cleaning with a carpet cleaning machine will help, sprays like Simple Solution can work between cleans but do build up on
                            carpets too so in rooms where ferrets free roam or come out to play a lot, vinyl flooring is a lot wiser.
                          • To contain your ferrets in one room safely, whilst still allowing yourself access you can put in barriers which are high enough for the ferrets not to be able to jump, but still low enough for you to step over. View examples >

                              • Toilets, best to keep lid down as they may fall in and drown.

                                  • Rubber gloves, buttons on remote controls, little rubber grips on bottom of food dishes, kong dog chews are all appealing to

                                    •   ferrets, which for some reason like to chew rubber which is BAD NEWS as digestion of rubber can cause bowel blockage which
                                        WILL KILL YOUR FERRET if not spotted soon enough, and will certainly mean a trip to your vets if you do realise in time what
                                        happened. The same goes for foam including headphone covers.
                                      • Ferrets are great climbers and can jump upto 3 feet in height, so what you might think is safely out of reach will not deter your ferret from trying to find a way up, especially if it smells something appealing. Tables, chairs, sofas, drawers are all climable, and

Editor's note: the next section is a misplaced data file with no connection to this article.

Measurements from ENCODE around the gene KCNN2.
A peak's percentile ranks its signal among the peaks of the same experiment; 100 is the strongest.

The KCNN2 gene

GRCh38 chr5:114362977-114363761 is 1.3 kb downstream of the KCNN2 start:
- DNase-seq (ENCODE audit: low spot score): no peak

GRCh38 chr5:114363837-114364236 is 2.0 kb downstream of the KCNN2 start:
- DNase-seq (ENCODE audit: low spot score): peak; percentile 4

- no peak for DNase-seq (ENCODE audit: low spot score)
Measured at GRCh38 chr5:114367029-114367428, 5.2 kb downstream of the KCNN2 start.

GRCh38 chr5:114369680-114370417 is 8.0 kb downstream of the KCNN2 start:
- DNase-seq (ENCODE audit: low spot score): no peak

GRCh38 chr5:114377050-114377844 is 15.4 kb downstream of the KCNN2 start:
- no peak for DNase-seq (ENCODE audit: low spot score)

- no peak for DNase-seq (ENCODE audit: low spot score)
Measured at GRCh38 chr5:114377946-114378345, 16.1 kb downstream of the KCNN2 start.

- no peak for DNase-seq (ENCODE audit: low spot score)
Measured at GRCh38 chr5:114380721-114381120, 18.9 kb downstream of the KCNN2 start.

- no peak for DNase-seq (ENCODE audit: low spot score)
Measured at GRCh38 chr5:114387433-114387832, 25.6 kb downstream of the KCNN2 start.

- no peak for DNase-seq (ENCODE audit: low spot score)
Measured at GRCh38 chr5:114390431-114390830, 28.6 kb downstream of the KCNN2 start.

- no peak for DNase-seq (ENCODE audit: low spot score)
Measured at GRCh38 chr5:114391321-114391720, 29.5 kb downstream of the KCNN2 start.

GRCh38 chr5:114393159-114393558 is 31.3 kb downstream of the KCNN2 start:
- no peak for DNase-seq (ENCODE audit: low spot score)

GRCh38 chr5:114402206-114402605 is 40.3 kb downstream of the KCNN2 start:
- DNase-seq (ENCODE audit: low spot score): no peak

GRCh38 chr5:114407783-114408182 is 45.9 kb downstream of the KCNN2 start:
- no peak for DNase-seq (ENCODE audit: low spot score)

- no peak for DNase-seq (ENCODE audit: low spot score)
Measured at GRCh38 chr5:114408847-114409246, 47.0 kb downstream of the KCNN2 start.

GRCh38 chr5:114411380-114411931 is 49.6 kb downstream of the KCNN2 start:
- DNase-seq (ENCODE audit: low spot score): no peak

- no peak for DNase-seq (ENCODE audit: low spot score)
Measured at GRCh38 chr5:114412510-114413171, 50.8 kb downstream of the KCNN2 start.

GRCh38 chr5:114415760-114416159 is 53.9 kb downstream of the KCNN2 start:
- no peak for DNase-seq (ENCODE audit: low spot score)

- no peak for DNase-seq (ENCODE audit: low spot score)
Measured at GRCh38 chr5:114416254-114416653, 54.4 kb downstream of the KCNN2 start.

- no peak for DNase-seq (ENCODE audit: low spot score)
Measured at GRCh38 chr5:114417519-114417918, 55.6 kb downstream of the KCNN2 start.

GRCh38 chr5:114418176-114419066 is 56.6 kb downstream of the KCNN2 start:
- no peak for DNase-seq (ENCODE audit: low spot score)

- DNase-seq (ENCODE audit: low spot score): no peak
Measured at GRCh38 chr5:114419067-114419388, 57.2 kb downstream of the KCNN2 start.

•   ferrets have been known to move boxes and similar objects around rooms to gain access to higher areas. Once up, a ferret may
                                            struggle to get safely down, and this can lead to injury if the ferret falls from a height. So try to make high areas inaccessible and
                                            dont leave your ferret on its own in rooms where it can climb.
                                          • They can also get into sofas and chairs, which could result in your ferret being squashed if someone sits on the cushion it has got

                                            •   down the side off or under AND if you own a recliner or sofa bed DO NOT USE it when your ferret is out, ferrets have been killed
                                              or permanently maimed through accidents involving recliners.
                                              • If you have an open fire place or use a wood/fuel burner/stove make sure you have a safety fireguard (one that encloses all sides and the top) secured in front of it at all times. This will help prevent your fuzzies getting burnt when in use, but also exploring the chimney etc when not in use. NOTE - these guards will get hot themselves so ferrets should be supervised when playing near the fire, and make sure the ferrets cant slip through the guard and that if its a mesh guard that they dont get their claws caught in it.